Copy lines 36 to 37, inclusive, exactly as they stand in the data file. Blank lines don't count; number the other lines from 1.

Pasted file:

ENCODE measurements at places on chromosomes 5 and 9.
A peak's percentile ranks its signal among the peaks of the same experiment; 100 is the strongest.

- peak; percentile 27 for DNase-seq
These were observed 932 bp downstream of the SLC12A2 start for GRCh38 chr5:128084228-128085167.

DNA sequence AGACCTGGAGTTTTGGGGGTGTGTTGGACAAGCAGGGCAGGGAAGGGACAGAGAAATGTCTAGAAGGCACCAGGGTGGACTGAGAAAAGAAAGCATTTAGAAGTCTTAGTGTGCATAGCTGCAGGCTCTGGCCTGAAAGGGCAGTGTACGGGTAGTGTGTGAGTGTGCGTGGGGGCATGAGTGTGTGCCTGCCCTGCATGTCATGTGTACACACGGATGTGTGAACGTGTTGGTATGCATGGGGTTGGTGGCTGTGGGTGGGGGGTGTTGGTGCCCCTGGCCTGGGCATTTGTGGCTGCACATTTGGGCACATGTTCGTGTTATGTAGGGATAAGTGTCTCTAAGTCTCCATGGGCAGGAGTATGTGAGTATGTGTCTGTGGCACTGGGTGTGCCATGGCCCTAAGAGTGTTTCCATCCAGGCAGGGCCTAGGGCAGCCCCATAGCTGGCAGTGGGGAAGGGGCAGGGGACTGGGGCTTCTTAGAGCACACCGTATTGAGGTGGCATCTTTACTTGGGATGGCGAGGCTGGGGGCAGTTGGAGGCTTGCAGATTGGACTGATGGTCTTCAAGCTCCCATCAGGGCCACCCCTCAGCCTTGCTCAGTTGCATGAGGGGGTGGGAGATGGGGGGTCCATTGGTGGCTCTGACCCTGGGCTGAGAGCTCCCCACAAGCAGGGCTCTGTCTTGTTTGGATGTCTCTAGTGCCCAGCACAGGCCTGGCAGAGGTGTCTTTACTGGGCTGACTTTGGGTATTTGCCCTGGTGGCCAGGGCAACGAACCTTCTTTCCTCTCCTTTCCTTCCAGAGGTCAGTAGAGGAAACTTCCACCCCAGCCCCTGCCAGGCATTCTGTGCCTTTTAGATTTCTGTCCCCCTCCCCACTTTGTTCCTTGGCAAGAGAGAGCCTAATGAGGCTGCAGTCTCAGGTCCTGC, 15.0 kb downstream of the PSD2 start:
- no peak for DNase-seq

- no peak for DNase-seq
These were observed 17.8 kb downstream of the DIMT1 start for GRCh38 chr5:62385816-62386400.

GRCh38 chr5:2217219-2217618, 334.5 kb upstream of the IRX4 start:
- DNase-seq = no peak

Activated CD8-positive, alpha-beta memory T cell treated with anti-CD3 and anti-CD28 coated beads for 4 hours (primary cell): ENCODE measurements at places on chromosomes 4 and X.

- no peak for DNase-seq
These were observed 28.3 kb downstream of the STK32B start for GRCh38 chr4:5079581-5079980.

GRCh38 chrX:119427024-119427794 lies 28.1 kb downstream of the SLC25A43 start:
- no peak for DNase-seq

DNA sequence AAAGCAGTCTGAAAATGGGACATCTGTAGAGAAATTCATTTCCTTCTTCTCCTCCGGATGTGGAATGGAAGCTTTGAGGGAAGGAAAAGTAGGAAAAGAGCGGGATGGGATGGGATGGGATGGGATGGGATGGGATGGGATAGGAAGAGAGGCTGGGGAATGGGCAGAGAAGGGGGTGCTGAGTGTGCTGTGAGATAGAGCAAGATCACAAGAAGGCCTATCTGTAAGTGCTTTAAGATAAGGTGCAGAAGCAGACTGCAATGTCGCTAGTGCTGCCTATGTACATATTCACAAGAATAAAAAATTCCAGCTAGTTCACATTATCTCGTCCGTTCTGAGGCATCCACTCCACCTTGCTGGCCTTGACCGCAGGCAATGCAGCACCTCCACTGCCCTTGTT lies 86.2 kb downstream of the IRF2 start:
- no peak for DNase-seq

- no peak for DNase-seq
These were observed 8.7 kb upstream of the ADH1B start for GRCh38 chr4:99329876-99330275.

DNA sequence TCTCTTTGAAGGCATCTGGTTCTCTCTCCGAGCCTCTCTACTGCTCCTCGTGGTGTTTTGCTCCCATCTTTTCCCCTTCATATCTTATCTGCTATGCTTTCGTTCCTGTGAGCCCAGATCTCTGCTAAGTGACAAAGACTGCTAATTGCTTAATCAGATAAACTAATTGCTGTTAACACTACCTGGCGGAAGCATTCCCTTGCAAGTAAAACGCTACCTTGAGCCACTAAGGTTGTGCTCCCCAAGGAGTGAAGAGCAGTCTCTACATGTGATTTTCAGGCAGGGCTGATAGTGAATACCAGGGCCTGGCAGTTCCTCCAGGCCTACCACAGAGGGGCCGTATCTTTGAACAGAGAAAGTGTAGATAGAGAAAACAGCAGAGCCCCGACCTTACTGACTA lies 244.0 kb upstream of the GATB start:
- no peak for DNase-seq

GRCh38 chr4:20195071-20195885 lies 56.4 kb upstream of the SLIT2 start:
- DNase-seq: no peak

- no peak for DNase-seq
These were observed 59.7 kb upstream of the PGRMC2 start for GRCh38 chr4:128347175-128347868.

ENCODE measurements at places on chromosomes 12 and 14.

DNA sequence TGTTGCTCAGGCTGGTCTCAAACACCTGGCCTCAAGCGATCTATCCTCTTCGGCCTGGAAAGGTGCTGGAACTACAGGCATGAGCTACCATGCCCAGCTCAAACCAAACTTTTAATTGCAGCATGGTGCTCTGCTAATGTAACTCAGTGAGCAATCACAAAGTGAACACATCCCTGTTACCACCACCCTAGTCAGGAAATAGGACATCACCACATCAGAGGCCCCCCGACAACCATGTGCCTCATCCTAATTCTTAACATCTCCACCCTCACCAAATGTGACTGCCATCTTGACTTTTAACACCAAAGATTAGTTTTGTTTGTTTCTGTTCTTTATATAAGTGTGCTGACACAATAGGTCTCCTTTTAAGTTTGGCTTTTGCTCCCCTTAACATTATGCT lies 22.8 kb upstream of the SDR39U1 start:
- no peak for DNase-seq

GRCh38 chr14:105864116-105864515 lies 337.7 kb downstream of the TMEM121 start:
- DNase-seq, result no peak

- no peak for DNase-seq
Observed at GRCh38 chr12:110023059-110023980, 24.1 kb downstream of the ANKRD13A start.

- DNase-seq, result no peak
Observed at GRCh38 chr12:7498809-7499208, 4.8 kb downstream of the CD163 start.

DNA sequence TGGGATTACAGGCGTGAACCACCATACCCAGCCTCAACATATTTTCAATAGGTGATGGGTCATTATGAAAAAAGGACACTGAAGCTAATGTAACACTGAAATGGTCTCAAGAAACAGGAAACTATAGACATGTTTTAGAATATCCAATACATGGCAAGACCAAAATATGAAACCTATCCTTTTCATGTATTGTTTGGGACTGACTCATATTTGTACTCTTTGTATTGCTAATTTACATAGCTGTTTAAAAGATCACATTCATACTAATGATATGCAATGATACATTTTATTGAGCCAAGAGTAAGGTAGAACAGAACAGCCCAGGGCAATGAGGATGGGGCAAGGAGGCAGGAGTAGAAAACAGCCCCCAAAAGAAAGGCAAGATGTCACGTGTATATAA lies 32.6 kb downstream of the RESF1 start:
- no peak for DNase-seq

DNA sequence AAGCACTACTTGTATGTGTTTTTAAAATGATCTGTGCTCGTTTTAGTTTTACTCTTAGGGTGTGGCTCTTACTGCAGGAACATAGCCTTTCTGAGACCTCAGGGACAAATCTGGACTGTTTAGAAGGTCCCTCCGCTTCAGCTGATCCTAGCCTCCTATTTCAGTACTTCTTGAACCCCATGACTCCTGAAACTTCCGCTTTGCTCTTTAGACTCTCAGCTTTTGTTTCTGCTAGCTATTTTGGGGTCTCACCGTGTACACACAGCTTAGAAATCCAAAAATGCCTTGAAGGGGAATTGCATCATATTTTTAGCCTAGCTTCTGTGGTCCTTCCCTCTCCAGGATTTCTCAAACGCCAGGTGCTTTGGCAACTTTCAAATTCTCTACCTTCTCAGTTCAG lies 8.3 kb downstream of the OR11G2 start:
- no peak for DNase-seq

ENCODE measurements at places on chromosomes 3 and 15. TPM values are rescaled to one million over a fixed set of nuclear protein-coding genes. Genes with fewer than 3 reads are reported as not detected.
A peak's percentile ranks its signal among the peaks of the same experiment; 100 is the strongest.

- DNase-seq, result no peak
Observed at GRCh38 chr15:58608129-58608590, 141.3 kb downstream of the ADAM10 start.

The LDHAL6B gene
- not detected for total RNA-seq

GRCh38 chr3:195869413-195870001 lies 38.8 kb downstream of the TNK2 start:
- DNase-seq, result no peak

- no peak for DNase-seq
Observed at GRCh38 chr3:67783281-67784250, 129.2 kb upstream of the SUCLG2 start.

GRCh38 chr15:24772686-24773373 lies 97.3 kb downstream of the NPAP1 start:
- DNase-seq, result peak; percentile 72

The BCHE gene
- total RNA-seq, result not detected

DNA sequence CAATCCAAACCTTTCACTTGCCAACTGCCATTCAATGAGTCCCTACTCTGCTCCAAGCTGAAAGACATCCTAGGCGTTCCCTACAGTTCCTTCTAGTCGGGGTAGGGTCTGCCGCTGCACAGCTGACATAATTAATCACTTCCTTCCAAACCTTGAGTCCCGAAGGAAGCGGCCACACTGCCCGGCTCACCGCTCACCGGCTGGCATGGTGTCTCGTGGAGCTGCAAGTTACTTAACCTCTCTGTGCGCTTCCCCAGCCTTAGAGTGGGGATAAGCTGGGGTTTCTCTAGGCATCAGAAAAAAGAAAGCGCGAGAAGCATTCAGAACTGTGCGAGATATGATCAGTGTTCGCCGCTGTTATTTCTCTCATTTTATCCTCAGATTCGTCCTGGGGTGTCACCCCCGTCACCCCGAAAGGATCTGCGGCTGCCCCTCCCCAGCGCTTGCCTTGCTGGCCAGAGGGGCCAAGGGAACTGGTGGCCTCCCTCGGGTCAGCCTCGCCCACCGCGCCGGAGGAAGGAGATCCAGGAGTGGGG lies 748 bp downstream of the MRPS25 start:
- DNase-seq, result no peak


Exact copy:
- no peak for DNase-seq

DNA sequence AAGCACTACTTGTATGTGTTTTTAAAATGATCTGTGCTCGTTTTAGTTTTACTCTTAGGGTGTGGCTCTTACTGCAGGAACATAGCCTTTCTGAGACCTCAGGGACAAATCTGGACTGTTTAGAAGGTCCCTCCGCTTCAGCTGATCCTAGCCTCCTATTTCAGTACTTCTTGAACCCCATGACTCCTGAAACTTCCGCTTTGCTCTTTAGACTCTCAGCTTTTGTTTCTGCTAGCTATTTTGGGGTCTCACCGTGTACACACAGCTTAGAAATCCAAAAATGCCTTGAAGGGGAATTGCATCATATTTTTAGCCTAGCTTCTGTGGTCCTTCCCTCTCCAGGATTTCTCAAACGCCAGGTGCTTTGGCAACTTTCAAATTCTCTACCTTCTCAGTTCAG lies 8.3 kb downstream of the OR11G2 start: